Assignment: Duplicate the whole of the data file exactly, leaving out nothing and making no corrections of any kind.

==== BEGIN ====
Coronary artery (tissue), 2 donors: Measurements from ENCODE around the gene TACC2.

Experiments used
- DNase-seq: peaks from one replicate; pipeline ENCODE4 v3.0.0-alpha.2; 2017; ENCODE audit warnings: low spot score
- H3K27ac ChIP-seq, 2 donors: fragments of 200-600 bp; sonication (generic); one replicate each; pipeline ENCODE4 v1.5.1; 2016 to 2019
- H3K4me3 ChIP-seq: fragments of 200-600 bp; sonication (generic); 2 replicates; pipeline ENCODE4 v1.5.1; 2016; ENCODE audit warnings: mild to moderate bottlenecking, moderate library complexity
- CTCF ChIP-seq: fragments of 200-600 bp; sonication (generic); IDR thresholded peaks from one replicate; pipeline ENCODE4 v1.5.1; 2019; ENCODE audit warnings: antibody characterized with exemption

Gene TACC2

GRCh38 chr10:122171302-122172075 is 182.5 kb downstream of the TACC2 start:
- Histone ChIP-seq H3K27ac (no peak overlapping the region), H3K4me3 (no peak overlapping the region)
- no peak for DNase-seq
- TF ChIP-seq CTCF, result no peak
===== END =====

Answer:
Coronary artery (tissue), 2 donors: Measurements from ENCODE around the gene TACC2.

Experiments used
- DNase-seq: peaks from one replicate; pipeline ENCODE4 v3.0.0-alpha.2; 2017; ENCODE audit warnings: low spot score
- H3K27ac ChIP-seq, 2 donors: fragments of 200-600 bp; sonication (generic); one replicate each; pipeline ENCODE4 v1.5.1; 2016 to 2019
- H3K4me3 ChIP-seq: fragments of 200-600 bp; sonication (generic); 2 replicates; pipeline ENCODE4 v1.5.1; 2016; ENCODE audit warnings: mild to moderate bottlenecking, moderate library complexity
- CTCF ChIP-seq: fragments of 200-600 bp; sonication (generic); IDR thresholded peaks from one replicate; pipeline ENCODE4 v1.5.1; 2019; ENCODE audit warnings: antibody characterized with exemption

Gene TACC2

GRCh38 chr10:122171302-122172075 is 182.5 kb downstream of the TACC2 start:
- Histone ChIP-seq H3K27ac (no peak overlapping the region), H3K4me3 (no peak overlapping the region)
- no peak for DNase-seq
- TF ChIP-seq CTCF, result no peak